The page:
The receptor-like protein tyrosine phosphatase eta (CD148/PTPRJ) exerts anti-fibrotic effects in experimental pulmonary fibrosis via interactions with its ligand syndecan-2; however, the role of CD148 in human pulmonary fibrosis remains incompletely characterized.
We investigated the role of CD148 in the profibrotic phenotype of fibroblasts in idiopathic pulmonary fibrosis (IPF).
Conditional CD148 fibroblast-specific knockout mice were generated and exposed to bleomycin, and then assessed for pulmonary fibrosis. Lung fibroblasts (mouse lung, and human IPF lung), and precision cut lung slices (PCLS) from human IPF patients were isolated and subjected to experimental treatments. A CD148-activating 18-aa mimetic peptide (SDC2-pep) derived from syndecan-2 was evaluated for its therapeutic potential.
CD148 expression was downregulated in IPF lungs and fibroblasts. In human IPF lung fibroblasts, silencing of CD148 increased extracellular matrix production and resistance to apoptosis, whereas overexpression of CD148 reversed the profibrotic phenotype. CD148 fibroblast-specific knockout mice displayed increased pulmonary fibrosis after bleomycin challenge compared to control mice. CD148-deficient fibroblasts exhibited hyperactivated PI3K/Akt/mTOR signaling, reduced autophagy and increased p62 accumulation, which induced NF-kB activation and profibrotic gene expression. SDC2-pep reduced pulmonary fibrosis in vivo, and inhibited IPF-derived fibroblast activation. In PCLS from IPF and control patients, SDC2-pep attenuated profibrotic gene expression in IPF and normal lungs stimulated with pro-fibrotic stimuli.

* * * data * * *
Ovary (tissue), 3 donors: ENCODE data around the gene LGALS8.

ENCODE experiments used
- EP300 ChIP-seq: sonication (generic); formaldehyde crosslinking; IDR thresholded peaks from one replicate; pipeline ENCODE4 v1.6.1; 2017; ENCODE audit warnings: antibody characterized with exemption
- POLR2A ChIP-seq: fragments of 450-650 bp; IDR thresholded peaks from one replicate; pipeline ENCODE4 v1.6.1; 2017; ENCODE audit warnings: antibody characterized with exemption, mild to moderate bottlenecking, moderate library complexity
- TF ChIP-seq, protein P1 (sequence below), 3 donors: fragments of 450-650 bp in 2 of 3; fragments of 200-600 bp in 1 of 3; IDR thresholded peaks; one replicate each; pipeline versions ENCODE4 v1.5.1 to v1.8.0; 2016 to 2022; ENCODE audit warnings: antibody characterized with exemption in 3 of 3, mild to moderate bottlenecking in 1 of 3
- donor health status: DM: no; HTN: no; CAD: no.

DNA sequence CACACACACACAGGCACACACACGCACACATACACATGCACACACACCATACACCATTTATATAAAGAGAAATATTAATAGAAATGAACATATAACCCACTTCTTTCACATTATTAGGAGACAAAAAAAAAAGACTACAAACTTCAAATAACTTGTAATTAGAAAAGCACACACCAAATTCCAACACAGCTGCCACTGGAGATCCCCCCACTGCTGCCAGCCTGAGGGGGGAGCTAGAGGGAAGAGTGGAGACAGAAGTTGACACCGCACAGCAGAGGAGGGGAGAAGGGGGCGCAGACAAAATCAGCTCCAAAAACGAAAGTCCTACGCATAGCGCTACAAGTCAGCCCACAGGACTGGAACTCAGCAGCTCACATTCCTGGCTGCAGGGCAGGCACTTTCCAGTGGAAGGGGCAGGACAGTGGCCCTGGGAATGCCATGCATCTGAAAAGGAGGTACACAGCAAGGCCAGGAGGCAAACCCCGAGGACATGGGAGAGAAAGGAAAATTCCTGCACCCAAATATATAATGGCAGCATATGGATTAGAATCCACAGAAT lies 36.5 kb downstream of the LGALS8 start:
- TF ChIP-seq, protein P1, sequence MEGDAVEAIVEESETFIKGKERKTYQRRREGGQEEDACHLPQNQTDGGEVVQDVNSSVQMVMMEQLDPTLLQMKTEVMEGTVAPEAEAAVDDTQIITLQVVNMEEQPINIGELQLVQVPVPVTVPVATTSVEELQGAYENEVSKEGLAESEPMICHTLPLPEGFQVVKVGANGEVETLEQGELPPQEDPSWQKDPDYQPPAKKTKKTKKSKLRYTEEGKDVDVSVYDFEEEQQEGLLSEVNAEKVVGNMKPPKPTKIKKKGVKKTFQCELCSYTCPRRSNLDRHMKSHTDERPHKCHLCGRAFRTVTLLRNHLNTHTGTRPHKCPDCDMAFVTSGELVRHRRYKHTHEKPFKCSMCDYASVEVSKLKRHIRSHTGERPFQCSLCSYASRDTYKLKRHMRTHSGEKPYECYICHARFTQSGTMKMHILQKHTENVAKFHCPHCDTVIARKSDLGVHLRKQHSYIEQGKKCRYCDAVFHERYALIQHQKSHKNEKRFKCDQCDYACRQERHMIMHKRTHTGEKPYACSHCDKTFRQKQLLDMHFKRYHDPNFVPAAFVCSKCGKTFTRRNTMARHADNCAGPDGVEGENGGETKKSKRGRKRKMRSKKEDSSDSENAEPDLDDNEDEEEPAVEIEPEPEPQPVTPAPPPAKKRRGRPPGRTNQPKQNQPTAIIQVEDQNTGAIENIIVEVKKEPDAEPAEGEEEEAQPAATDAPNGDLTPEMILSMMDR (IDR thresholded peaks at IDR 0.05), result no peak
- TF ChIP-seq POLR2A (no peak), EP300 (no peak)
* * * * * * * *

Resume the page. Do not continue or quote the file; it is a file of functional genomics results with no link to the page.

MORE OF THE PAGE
Lung fibroblast CD148 activation reduces p62 accumulation, which exerts anti-fibrotic effects by inhibiting NF-kB mediated profibrotic gene expression. Targeting the CD148 phosphatase with activating ligands such as SDC2-pep may represent a potential therapeutic strategy in IPF.